No Alcohol Golden Orange Babas
For the Sponge :
- 1/4 cup water
- 1/2 tsp active dry yeast
- 1/2 tbsp sugar
- 1/3 cup all purpose flour
For the Dough :
- 3/4 cup all purpose flour
- 1/4 tsp fine salt
- 1/4 tsp dry yeast
- 1 tsp vanilla extract
- 1 tbsp sugar
- 1 egg
- 45 gm butter melted and cooled
- 1 tbsp zested orange
- 2 tbsp raisins
For the Soaking Syrup :
- 1/3 sugar
- 3/4 cup light tea or water
- 1/4 cup orange juice
- 1/2 tsp grated nutmeg
- 1 stick cinnamon
For the Glaze :
- 1/3 cup orange marmalade
- Mix all the ingredients for the sponge together in a large bowl or bowl of your kneading machine (the one you’ll be kneading the dough in). Now sprinkle the 3/4 cup flour for the dough over the sponge, so it is covered. Leave to rest for about 1 hour.
- Now add the salt, the yeast, vanilla, sugar and egg. Start to mix this. When it comes together after a few minutes, add the melted (and slightly cooled) butter, orange zest and raisins. Keep mixing it. The dough will seem a bit like a batter, but be sure to get some gluten developed.
- Scrape the dough out and divide equally among 6 well-buttered moulds. You can also use a piping bag to divide the dough into the moulds. My Dariole moulds were 3-inces across and 2-inches deep. This is why my Babas look a little like cupcakes. Loosely cover and the dough rise to almost double. Mine took about 1 3/4 hours and rose to about 2/3rds the height of my moulds.
- You can prepare the soaking syrup in this time. Put all the ingredients for the syrup in a small saucepan. Stir till the sugar dissolves and bring to a boil. Let it simmer for a couple of minutes. Then take it off the heat. Keep aside or refrigerate till required. You can prepare a double batch of the syrup and use half of it later to serve with the Rum Babas. If you’re doing this, just boil the syrup a bit so it thickens a little. Serve it slightly warm.
- Once the dough has risen, bake the Babas at 180C (375F) for about 30 minutes or until they’re done and golden brown. In the meantime don’t forget to preheat the oven to 180ºC (350-360ºF). If the bread gets too dark too soon, protect the top with a sheet of tin foil. Let cool.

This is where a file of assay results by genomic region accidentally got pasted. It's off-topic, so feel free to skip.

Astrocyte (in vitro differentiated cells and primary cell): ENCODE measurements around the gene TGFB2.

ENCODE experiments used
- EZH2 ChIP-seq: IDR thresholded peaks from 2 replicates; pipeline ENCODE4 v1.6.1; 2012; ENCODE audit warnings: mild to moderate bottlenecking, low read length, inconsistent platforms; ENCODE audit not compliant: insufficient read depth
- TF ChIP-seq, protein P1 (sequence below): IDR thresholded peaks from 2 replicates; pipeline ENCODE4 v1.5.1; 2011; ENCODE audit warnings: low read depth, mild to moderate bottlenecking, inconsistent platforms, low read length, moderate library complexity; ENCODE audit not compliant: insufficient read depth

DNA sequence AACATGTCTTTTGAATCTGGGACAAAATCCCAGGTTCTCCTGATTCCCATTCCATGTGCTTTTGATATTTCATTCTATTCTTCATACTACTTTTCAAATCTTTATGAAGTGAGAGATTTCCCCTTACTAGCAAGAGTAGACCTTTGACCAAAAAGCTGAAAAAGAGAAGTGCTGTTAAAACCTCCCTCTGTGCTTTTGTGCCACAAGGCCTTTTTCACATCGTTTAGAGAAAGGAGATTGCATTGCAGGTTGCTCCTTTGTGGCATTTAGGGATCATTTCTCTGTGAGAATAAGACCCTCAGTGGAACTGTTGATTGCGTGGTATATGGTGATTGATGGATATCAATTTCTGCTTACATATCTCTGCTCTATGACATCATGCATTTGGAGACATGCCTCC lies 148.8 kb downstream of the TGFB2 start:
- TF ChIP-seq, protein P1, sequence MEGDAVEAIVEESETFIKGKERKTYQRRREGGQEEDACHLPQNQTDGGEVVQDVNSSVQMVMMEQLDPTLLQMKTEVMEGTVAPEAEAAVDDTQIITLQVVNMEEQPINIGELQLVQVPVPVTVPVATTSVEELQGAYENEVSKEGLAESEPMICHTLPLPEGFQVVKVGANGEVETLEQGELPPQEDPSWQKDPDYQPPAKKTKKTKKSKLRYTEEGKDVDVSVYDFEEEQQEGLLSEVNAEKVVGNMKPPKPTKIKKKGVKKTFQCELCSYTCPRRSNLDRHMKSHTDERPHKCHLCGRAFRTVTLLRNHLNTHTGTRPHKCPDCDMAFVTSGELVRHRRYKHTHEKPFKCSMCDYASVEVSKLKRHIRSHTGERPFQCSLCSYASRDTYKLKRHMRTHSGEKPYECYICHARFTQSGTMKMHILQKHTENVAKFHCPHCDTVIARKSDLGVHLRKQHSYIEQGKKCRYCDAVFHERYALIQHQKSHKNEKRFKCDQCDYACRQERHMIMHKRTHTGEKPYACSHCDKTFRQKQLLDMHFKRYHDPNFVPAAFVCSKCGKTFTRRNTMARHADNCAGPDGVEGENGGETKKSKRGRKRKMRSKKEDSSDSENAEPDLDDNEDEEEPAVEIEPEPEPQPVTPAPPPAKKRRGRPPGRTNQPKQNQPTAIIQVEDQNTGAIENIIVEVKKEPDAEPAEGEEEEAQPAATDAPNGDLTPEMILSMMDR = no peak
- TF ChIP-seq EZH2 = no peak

- Yu can store the Babas in an air tight container for later. They should keep in the fridge for about 4 to 5 days. Otherwise get ready to soak them. Once the Babas have cooled poke holes all the way through using a thin and long wooden skewer.
- Place them in a shallow container like a deep baking tray. Heat (not very hot but quite warm) the soaking syrup if it has cooled. Spoon the syrup of the Babas so they soak it up. Collect the excess syrup from the tray and keep pouring it on the Babas until most of it is absorbed into the Babas. Don’t let the Babas get soggy.
- Heat the marmalade in a small pan with a tbsp. of water if necessary. Brush this on top of the Babas. This helps keep the Babas moist. Serve with whipped cream (plain or lightly sweetened), and/ or seasonal fruit and syrup.
- These No Alcohol Golden Orange Babas are best eaten on the day they’re baked. Otherwise they can be stored in an air tight container for up to 2 to 3 days. Bring to room temperature before serving.
The Bread Baking Babes are –
Though the Bread Baking Babes (BBB) are a closed group, you’re most welcome to bake with us as a Bread Baking Buddy. Here’s how it works.
Lien is this month’s Kitchen of the Month and the recipe for this month’s bread is on her blog. Bake the Baba and post it on your blog before the 28th of this month. Make sure you mention the Bread Baking Babes and link to her BBB post in your own post.
Then e-mail Lien with your name and the link to the post, or leave a comment on her blog post with this information. She will do a Buddy round-up for this month on her blog and send you a BBB badge to add to your post on your blog.